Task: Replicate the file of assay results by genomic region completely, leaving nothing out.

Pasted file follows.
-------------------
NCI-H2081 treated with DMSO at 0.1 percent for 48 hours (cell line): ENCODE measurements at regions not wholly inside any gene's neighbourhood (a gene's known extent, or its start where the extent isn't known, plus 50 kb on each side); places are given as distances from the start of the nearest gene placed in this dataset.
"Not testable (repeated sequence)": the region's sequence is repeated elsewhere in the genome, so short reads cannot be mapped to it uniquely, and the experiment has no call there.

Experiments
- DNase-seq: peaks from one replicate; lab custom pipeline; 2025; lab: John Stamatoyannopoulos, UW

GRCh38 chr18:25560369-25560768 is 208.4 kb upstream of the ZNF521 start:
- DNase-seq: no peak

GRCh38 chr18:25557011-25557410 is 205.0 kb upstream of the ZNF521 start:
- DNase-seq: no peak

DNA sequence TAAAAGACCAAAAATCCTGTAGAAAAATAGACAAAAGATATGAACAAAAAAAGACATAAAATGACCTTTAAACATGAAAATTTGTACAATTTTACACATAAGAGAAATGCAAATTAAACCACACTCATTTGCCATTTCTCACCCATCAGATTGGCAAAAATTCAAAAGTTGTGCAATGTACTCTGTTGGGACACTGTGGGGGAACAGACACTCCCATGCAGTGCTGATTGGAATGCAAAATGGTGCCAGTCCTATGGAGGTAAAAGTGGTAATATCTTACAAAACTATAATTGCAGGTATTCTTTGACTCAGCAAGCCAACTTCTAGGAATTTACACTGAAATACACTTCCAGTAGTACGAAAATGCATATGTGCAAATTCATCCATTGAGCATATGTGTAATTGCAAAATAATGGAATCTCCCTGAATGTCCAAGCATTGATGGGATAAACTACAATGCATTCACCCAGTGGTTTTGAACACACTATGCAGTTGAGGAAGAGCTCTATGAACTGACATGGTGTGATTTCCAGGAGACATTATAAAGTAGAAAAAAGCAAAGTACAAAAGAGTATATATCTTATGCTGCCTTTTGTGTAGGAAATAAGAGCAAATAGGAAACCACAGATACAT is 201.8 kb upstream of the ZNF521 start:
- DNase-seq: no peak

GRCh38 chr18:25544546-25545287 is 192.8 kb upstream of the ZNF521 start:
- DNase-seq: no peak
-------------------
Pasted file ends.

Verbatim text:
NCI-H2081 treated with DMSO at 0.1 percent for 48 hours (cell line): ENCODE measurements at regions not wholly inside any gene's neighbourhood (a gene's known extent, or its start where the extent isn't known, plus 50 kb on each side); places are given as distances from the start of the nearest gene placed in this dataset.
"Not testable (repeated sequence)": the region's sequence is repeated elsewhere in the genome, so short reads cannot be mapped to it uniquely, and the experiment has no call there.

Experiments
- DNase-seq: peaks from one replicate; lab custom pipeline; 2025; lab: John Stamatoyannopoulos, UW

GRCh38 chr18:25560369-25560768 is 208.4 kb upstream of the ZNF521 start:
- DNase-seq: no peak

GRCh38 chr18:25557011-25557410 is 205.0 kb upstream of the ZNF521 start:
- DNase-seq: no peak

DNA sequence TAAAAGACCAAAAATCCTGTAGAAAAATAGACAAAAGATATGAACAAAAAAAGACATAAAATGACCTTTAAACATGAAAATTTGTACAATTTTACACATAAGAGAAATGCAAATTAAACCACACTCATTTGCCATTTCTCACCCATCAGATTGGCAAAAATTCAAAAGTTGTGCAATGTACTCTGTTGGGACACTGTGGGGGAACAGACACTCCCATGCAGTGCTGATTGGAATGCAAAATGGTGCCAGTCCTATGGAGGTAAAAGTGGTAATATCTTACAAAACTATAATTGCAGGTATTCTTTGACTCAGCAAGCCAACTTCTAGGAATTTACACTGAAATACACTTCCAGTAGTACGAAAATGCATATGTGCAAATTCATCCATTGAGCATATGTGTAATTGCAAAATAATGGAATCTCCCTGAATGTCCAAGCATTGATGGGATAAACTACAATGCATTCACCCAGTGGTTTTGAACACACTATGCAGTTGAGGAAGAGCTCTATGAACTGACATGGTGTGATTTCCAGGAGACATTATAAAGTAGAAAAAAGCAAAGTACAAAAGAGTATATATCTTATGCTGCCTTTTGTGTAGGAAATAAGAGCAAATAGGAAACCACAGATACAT is 201.8 kb upstream of the ZNF521 start:
- DNase-seq: no peak

GRCh38 chr18:25544546-25545287 is 192.8 kb upstream of the ZNF521 start:
- DNase-seq: no peak